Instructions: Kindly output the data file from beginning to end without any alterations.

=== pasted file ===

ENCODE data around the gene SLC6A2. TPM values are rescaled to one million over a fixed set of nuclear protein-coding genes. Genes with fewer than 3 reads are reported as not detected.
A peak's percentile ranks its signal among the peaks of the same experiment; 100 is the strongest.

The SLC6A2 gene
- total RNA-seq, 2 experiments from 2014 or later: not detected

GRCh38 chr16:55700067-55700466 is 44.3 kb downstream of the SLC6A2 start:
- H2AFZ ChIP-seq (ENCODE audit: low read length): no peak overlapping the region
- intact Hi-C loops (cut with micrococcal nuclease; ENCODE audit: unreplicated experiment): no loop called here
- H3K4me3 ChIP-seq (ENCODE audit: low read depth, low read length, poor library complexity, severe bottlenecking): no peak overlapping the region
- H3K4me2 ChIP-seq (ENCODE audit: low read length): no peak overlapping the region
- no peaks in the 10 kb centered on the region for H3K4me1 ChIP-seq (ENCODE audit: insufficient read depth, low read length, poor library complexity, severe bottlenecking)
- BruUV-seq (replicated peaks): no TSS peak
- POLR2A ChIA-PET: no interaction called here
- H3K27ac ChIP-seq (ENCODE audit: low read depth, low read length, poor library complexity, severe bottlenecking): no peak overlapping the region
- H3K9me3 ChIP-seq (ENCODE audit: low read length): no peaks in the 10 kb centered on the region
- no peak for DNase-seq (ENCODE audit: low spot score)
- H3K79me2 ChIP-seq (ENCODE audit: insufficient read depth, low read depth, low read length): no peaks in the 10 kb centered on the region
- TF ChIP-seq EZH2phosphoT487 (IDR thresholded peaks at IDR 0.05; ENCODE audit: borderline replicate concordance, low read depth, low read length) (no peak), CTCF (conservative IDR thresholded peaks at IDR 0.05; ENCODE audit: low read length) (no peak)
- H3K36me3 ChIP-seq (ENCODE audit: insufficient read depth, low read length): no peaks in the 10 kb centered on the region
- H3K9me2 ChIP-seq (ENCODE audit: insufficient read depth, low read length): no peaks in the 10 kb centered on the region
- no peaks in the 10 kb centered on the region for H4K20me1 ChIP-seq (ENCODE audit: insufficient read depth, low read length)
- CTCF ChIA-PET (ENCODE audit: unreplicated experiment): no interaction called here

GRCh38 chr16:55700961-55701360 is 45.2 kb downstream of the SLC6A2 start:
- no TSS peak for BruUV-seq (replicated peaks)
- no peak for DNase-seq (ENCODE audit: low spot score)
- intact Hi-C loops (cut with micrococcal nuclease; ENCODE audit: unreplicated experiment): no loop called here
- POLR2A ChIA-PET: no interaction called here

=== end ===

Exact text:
ENCODE data around the gene SLC6A2. TPM values are rescaled to one million over a fixed set of nuclear protein-coding genes. Genes with fewer than 3 reads are reported as not detected.
A peak's percentile ranks its signal among the peaks of the same experiment; 100 is the strongest.

The SLC6A2 gene
- total RNA-seq, 2 experiments from 2014 or later: not detected

GRCh38 chr16:55700067-55700466 is 44.3 kb downstream of the SLC6A2 start:
- H2AFZ ChIP-seq (ENCODE audit: low read length): no peak overlapping the region
- intact Hi-C loops (cut with micrococcal nuclease; ENCODE audit: unreplicated experiment): no loop called here
- H3K4me3 ChIP-seq (ENCODE audit: low read depth, low read length, poor library complexity, severe bottlenecking): no peak overlapping the region
- H3K4me2 ChIP-seq (ENCODE audit: low read length): no peak overlapping the region
- no peaks in the 10 kb centered on the region for H3K4me1 ChIP-seq (ENCODE audit: insufficient read depth, low read length, poor library complexity, severe bottlenecking)
- BruUV-seq (replicated peaks): no TSS peak
- POLR2A ChIA-PET: no interaction called here
- H3K27ac ChIP-seq (ENCODE audit: low read depth, low read length, poor library complexity, severe bottlenecking): no peak overlapping the region
- H3K9me3 ChIP-seq (ENCODE audit: low read length): no peaks in the 10 kb centered on the region
- no peak for DNase-seq (ENCODE audit: low spot score)
- H3K79me2 ChIP-seq (ENCODE audit: insufficient read depth, low read depth, low read length): no peaks in the 10 kb centered on the region
- TF ChIP-seq EZH2phosphoT487 (IDR thresholded peaks at IDR 0.05; ENCODE audit: borderline replicate concordance, low read depth, low read length) (no peak), CTCF (conservative IDR thresholded peaks at IDR 0.05; ENCODE audit: low read length) (no peak)
- H3K36me3 ChIP-seq (ENCODE audit: insufficient read depth, low read length): no peaks in the 10 kb centered on the region
- H3K9me2 ChIP-seq (ENCODE audit: insufficient read depth, low read length): no peaks in the 10 kb centered on the region
- no peaks in the 10 kb centered on the region for H4K20me1 ChIP-seq (ENCODE audit: insufficient read depth, low read length)
- CTCF ChIA-PET (ENCODE audit: unreplicated experiment): no interaction called here

GRCh38 chr16:55700961-55701360 is 45.2 kb downstream of the SLC6A2 start:
- no TSS peak for BruUV-seq (replicated peaks)
- no peak for DNase-seq (ENCODE audit: low spot score)
- intact Hi-C loops (cut with micrococcal nuclease; ENCODE audit: unreplicated experiment): no loop called here
- POLR2A ChIA-PET: no interaction called here